Getting started with Rails ActionCable (1/2)

An article, posted more than 6 years ago filed in ActionCable, rails, ruby, ruby on rails, programming, tutorial, websockets & webapp.

As the lead developer at HeerlijkZoeken.nl I wanted to try the new Rails ActionCable technology for a new feature: shopping lists. The idea is that you can walk in a store or on a market, mark an ingredient as checked when you add it to your (physical) basket and continue shopping. ActionCable can make the experience nicer because it, based on WebSockets, allows for real time notifying other viewers and editors of the same shopping list. No more shouting around in the supermarket: I’ve got the milk! Sure, nothing essential, but I needed an excuse ;)

Getting started with Rails ActionCable (1/2)

(Note that we recently migrated from Rails 4, so not everything was in place in our app, just ignore the bits Rails already made for you; everything has been tested with Rails 5.0.0.1)

Getting the basics right

To start: You need a web server that can open multiple threads, so if you’re still using Webrick in development (which can’t receive or send anything while serving one browser), switch to Puma (simply add gem 'puma' to your Gemfile, and remove gem 'webrick' if it is mentioned somewhere).

ActionCable lives by default in a new directory below /app: channels.

You need to define the ActionCable::Channel and ActionCable::Connection classes as follows:

# app/channels/application_cable/channel.rb
module ApplicationCable
  class Channel < ActionCable::Channel::Base
  end
end

# app/channels/application_cable/connection.rb
module ApplicationCable
  class Connection < ActionCable::Connection::Base
  end
end

Make sure you also properly configure config/cable.yml. Even for local development I would recommended using Redis (it’s a light install), since it allows you to trigger broadcasts from your Rails-console.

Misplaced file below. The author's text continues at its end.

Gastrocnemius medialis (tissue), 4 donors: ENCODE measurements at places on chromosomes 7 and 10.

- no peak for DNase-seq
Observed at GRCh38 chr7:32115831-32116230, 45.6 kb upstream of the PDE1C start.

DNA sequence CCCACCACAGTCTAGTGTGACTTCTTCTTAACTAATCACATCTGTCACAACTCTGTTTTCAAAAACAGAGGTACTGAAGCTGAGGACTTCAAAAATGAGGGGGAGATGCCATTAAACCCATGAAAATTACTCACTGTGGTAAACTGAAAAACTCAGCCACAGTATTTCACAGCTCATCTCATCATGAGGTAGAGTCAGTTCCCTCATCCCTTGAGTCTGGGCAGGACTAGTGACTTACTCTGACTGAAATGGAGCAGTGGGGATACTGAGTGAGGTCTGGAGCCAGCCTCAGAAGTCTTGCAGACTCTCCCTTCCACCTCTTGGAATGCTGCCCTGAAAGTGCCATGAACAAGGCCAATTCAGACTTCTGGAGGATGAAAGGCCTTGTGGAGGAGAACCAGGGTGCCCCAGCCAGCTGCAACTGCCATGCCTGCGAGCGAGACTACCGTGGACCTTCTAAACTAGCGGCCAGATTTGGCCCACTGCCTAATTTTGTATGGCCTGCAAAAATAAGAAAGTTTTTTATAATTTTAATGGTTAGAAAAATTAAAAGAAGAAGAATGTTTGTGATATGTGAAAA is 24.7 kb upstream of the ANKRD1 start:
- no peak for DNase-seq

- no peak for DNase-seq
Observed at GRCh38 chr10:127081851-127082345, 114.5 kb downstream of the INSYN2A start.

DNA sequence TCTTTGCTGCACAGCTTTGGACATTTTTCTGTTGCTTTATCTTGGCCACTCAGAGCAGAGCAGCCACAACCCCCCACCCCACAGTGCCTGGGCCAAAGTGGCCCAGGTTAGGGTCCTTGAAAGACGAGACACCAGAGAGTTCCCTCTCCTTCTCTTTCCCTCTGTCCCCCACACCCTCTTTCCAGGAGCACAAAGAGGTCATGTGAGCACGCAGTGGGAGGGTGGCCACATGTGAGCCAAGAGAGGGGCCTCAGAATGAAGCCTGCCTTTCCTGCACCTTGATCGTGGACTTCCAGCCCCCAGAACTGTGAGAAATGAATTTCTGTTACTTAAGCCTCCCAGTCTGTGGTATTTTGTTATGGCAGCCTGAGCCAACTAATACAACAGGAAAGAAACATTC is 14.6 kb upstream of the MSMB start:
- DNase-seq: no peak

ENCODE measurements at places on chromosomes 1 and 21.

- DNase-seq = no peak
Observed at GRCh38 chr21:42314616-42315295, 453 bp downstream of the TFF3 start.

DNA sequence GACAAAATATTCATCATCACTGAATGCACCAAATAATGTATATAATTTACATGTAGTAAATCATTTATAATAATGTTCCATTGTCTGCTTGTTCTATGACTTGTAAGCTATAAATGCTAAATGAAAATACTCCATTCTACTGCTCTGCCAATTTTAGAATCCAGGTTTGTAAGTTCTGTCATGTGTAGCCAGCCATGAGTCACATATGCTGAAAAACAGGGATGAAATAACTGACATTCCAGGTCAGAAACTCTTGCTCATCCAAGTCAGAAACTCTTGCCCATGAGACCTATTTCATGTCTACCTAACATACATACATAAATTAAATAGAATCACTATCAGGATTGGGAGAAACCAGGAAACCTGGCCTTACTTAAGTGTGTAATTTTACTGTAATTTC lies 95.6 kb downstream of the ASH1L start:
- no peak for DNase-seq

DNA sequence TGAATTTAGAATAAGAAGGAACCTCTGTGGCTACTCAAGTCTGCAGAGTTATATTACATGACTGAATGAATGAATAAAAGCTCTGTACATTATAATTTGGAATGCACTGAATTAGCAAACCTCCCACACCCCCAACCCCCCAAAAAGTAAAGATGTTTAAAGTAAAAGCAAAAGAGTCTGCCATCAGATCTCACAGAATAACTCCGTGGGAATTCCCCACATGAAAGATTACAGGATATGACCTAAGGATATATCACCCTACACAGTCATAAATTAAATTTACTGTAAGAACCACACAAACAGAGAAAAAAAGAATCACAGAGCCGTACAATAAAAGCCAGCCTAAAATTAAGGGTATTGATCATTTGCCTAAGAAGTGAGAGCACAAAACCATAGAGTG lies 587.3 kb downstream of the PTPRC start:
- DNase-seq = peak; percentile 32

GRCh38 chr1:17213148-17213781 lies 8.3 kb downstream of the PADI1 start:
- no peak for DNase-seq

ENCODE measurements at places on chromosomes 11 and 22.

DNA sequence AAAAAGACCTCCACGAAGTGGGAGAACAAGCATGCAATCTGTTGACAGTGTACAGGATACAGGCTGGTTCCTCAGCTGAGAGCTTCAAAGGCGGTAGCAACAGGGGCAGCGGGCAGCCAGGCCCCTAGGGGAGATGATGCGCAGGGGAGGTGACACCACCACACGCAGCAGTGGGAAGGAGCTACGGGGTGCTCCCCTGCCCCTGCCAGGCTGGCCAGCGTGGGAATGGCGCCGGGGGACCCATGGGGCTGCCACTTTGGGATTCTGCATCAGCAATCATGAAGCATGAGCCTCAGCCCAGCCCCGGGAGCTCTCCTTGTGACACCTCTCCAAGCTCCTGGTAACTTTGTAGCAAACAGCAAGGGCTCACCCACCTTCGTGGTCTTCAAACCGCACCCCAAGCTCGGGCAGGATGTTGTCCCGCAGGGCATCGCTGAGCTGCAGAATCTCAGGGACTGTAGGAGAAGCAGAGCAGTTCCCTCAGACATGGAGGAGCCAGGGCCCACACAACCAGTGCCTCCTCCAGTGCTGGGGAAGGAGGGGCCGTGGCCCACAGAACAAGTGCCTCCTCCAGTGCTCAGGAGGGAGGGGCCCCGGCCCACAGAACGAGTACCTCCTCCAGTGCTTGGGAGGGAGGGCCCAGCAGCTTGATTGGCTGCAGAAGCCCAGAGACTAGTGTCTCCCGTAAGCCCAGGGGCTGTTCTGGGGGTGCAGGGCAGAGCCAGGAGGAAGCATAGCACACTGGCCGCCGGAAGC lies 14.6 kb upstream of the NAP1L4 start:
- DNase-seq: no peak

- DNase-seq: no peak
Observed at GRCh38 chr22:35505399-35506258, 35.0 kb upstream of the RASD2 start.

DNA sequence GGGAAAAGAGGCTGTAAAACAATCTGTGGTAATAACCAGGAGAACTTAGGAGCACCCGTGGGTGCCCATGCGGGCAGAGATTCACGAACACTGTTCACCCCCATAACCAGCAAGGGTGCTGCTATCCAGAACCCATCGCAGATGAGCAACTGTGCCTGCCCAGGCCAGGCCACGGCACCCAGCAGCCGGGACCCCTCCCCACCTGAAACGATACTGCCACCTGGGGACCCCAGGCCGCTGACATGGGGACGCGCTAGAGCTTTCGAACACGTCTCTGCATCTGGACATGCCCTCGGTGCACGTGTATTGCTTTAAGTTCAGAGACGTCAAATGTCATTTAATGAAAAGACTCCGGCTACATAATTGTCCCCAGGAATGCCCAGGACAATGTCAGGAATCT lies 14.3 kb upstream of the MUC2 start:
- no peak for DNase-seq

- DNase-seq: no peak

local: &local
  adapter: redis
  url: redis://localhost:6379

development: *local

test:
  adapter: async

production: *local

Make sure you’ve added the Redis gem to your Gemfile when you’re going to use this:

gem ‘redis’

On the client side we need to make sure there the ActionCable library is also present there:

# app/assets/javascripts/cable.coffee
#= require action_cable
#= require_self
#= require_true ./channels

@App ||= {}
App.cable = ActionCable.createConsumer()

Define a Channel for communication

Messages need to be broadcasted over a channel to which subscribers can listen to. Hence we first need to create a CheckList channel. We let our subscribers listen to the stream of changes on the CheckList model when they decide to actively start listening to a stream.

# app/channels/check_list_channel.rb
class CheckListChannel < ApplicationCable::Channel
  def subscribed
  end
  def start_listening stream_prefs
    check_list = CheckList.find stream_prefs['check_list_id']
    stream_for check_list
  end
  def stop_listening
    stop_all_streams
  end
end

Broadcasting changes

A broadcast starts with sending, in our case checking off a recipe.

Note: My start is always to make things work without (client side) Javascript first. I assume you have a CheckList model, with many CheckListItems and hence have a form looking something like this:

<%= form_for [@check_list] do |form| %>
  <%= form.simple_fields_for :check_list_items do |f| %>
    <label>
      <%=f.check_box :checked %>
      <%=f.object.name %>
    </label>
  <% end %>
  <%= f.submit %>
<% end %>

To start sending, simply add an after_save: broadcast_change action to the checklist item (you might want to move this to a separate Job, but lets keep it simple here):

# app/models/check_list_item.rb
def broadcast_change